April is a big month for tax changes – here is what you need to know06/02/2023
Chancellor Jeremy Hunt announced some major adjustments at his Autumn Statement in November that might affect how much tax you pay starting in April 2023. The new tax year is expected to bring a lot of changes that will affect businesses, so it is critical to start planning for these changes now.
This article will describe the important measures that will take effect in April of this year.
Income tax brackets
The government announced a proposal to eliminate the 45% extra rate of income tax beginning in April 2023 in the Mini Budget in September. The government then announced on October 3, 2022, that they will not pursue this idea.
The point at which individuals pay the extra rate will be reduced from £150,000 to £125,140 beginning on 6 April, 2023, according to the Autumn Statement.
The personal allowance and higher rate threshold for income tax were previously set to remain at their existing levels until April 2026, and will now be extended for another two years until April 2028.
The income tax rates and thresholds for 2023-24, as compared to 2022-23, are shown below:
|Tax band||Income||Tax rate 2022/23||Income||Tax rate 2023/34|
|Personal allowance||Up-to £12,570||0%||Up-to £12,570||0%|
|Basic rate||£12,571 – £50,270||20%||£12,571 – £50,270||20%|
|Higher rate||£50,271 – £150,000||40%||£50,271 – £125,140||40%|
|Additional rate||Over £150,000||45%||Over £125,140||45%|
Cuts to the dividend allowance
The Dividend Allowance will be reduced from £2,000 to £1,000 in April 2023 and to £500 in April 2024.
Furthermore, beginning in April 2023, the tax rates on dividend income will continue as follows:
- The dividend ordinary rate – 8.75%
- The dividend upper rate – 33.75%
- The dividend additional rate – 39.35%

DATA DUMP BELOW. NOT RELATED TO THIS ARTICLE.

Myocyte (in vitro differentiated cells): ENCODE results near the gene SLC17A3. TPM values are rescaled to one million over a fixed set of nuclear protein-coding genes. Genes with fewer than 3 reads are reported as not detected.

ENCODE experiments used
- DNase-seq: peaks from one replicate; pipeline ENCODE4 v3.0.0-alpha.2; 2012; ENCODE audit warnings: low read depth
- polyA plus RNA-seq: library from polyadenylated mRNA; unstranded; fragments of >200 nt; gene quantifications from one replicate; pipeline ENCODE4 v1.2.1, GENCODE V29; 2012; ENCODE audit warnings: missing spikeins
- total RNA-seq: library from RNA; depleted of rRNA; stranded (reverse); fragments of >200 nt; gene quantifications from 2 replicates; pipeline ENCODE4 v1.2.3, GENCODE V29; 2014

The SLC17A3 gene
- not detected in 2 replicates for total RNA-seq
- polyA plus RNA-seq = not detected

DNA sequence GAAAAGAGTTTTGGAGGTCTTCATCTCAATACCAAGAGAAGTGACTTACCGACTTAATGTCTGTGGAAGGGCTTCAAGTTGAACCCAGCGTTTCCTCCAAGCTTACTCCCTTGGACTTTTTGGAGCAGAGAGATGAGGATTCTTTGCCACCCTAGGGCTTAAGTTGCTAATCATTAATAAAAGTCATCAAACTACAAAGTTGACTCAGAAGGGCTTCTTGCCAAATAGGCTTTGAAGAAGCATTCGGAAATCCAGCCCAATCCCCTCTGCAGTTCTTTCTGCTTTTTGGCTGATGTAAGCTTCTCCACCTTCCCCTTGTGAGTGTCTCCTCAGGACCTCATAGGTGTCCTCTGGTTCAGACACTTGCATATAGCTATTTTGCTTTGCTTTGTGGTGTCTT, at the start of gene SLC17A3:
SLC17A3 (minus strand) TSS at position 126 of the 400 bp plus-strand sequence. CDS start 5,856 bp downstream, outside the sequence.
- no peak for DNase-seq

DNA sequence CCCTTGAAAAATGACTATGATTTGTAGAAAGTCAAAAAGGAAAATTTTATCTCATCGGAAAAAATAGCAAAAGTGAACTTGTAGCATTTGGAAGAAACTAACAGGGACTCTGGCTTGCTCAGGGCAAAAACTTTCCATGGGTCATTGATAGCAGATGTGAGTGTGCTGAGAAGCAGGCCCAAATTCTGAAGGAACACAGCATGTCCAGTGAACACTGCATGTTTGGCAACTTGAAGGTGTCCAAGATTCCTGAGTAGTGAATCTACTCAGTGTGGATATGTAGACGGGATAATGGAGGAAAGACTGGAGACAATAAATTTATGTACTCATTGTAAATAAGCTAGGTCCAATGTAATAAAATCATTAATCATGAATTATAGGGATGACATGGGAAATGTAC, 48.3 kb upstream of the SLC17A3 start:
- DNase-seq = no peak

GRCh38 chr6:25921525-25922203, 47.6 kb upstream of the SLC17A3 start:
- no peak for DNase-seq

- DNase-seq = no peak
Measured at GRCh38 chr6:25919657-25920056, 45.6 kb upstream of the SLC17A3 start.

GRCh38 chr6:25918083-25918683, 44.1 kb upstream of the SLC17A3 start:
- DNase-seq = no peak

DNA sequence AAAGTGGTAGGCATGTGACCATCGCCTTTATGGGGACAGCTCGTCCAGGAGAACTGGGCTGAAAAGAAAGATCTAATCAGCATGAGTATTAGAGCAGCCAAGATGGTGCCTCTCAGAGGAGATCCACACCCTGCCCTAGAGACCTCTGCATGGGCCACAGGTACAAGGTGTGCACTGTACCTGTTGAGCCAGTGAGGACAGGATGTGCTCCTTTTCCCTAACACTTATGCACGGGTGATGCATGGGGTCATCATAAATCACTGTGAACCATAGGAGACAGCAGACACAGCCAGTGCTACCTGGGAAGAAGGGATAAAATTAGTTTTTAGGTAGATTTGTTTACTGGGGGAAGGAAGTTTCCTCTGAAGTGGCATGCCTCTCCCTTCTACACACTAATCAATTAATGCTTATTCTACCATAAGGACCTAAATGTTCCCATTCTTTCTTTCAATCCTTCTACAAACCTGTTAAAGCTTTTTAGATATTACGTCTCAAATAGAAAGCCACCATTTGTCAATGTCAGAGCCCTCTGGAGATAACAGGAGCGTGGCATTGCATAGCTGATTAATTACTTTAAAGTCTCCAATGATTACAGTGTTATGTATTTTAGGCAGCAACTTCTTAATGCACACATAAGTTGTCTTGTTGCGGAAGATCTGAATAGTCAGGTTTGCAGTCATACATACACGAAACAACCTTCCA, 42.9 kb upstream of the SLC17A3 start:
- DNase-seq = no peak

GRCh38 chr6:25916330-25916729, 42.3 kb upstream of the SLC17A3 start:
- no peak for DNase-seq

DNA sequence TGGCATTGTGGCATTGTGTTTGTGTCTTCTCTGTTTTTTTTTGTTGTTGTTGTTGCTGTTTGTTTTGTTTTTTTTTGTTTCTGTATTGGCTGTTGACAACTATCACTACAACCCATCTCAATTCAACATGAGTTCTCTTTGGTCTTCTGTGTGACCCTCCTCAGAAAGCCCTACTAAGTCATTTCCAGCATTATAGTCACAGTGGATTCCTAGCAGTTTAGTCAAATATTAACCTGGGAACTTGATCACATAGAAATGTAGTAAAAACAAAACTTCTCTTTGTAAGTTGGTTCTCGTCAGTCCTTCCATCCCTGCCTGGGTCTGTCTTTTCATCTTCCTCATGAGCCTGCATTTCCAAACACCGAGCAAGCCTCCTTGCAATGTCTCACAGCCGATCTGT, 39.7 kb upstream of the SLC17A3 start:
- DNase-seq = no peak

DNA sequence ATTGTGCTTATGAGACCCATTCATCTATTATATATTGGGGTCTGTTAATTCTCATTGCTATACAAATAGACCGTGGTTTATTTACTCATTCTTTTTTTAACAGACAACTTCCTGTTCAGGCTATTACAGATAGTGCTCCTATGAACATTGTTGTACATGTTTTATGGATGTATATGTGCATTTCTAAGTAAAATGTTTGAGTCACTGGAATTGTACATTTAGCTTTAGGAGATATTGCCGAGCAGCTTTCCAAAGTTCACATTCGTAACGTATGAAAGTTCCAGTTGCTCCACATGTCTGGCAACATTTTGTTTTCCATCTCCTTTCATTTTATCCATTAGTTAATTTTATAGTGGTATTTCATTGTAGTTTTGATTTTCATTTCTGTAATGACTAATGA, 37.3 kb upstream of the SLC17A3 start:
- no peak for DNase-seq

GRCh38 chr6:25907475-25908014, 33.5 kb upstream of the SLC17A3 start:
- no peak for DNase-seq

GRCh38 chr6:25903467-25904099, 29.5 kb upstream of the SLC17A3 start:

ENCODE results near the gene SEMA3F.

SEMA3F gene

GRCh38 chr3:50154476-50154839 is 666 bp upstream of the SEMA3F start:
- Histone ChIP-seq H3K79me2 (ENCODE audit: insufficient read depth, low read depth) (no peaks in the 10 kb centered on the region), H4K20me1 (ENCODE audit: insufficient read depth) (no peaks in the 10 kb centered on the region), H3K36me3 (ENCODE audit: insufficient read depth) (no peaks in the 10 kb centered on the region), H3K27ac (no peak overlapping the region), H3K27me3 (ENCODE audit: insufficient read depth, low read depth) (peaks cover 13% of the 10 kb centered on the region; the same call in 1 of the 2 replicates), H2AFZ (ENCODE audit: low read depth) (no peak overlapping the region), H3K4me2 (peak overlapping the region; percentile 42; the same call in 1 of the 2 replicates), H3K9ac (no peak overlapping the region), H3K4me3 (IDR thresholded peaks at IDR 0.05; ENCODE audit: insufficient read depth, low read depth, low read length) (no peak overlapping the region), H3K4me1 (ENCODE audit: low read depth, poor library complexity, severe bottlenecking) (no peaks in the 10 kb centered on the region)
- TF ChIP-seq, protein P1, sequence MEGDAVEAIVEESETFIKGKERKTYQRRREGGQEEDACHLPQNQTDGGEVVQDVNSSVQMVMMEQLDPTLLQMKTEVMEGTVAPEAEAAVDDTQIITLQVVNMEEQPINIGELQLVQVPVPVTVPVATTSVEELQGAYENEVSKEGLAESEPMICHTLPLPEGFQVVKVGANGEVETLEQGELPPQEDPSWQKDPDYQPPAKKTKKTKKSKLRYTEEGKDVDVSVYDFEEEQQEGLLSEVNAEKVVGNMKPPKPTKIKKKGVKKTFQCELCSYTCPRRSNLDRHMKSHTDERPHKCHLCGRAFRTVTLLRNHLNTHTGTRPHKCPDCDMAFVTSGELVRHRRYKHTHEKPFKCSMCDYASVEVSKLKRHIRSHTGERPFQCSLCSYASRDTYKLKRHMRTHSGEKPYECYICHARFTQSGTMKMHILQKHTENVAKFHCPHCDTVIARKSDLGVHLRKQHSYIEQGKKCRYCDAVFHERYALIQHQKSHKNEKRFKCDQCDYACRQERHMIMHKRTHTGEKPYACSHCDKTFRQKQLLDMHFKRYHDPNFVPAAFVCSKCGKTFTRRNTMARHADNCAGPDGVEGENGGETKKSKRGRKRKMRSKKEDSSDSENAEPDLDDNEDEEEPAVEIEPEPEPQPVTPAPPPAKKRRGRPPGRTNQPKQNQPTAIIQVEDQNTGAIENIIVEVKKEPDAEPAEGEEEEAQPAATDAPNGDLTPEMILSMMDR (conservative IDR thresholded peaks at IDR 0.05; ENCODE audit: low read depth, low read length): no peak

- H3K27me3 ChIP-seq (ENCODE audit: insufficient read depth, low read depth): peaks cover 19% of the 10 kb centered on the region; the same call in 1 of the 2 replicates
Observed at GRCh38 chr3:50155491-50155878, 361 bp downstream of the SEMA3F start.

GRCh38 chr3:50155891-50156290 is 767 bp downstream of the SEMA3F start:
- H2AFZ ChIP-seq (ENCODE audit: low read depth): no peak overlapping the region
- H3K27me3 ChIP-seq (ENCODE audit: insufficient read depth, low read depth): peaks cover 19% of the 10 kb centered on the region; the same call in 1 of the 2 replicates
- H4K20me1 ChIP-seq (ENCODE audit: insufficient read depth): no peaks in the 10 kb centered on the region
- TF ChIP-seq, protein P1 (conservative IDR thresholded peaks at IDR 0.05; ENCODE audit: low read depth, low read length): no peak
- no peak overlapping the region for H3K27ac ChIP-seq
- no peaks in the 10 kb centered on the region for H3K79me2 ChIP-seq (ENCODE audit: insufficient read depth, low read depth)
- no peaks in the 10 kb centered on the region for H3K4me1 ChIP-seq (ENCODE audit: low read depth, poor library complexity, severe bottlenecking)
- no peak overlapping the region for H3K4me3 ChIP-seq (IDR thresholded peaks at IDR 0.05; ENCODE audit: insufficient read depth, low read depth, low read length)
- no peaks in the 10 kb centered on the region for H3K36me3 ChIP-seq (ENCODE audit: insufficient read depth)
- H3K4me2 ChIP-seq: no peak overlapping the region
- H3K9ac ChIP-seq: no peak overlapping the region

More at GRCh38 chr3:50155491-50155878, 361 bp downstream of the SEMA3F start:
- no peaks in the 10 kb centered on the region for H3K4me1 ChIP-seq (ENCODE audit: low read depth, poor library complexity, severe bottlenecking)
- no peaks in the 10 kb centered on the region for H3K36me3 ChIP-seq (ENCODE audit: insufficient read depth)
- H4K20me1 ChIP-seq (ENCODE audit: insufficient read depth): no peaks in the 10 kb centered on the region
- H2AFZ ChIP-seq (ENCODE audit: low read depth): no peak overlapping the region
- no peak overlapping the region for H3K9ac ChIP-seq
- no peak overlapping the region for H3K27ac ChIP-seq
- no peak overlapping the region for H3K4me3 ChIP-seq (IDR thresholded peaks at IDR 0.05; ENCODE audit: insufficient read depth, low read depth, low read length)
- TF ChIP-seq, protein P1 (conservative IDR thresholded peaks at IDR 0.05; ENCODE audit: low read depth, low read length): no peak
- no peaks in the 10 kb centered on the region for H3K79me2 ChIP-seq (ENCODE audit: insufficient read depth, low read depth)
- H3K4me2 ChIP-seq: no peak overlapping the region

Corporation Tax on loans from companies
The company tax owed on directors’ overdrawn loan accounts will continue to be paid at the dividend higher rate of 33.75%.
For enterprises with income of less than £50,000, the corporation tax rate will stay at 19% beginning April 1, 2023.
Corporation tax will be paid at the main rate of 25% on profits between £50,000 and £250,000, reduced by Marginal Relief.
Profits over £250,000 will be taxed at a rate of 25%.
The government has stated that the annual capital gains tax allowance would be decreased from £12,300 to £6,000 in April 2023 and to £3,000 in April 2024.
Beginning April 6, 2023, car and van fuel benefits, as well as the van benefit charge, will rise in pace with inflation.
Research and Development
The Research and Development expenditure Credit (RDEC) rate will increase from 13% to 20% for expenditure on or after April 1, 2023, however the small and medium-sized companies (SME) extra deduction will reduce from 130% to 86% and the SME credit rate would decrease from 14.5% to 10%.
The National Living Wage (NLW) and National Minimum Wage (NMW)
The government will increase both the NLW and NMW from April 2023 as follows:
- Employees aged 23 and over: £10.42 per hour
- Employees aged 21 – 22: £10.18 per hour
- Employees aged 18 – 20: £7.49 per hour
- Employees aged 16 – 17: £5.28 per hour
- Apprentices: £5.28 per hour
The Government has shielded companies from the high energy expenses this winter with the £18 billion Energy Bill Relief Scheme.
However, Chancellor Jeremy Hunt has stated that this amount of assistance is ‘unsustainable’ and that the existing plan has always been time restricted to six months.
The Chancellor has stated that any future support, even if it is at a reduced level, will be geared to assist them in transitioning to the new higher-price environment and avoiding a cliff edge in support.
The Energy Price Guarantee will be maintained for consumers throughout the winter, restricting typical energy costs at £2,500 per year.
The Energy Price Guarantee will be increased to £3,000 in April 2023.
If you have any questions about incoming changes to the UK’s tax regime, contact JW Hinks on 0121 456 0190. Our experienced and professional tax team can ensure that you stay on the right side of regulators while not paying more than you need to.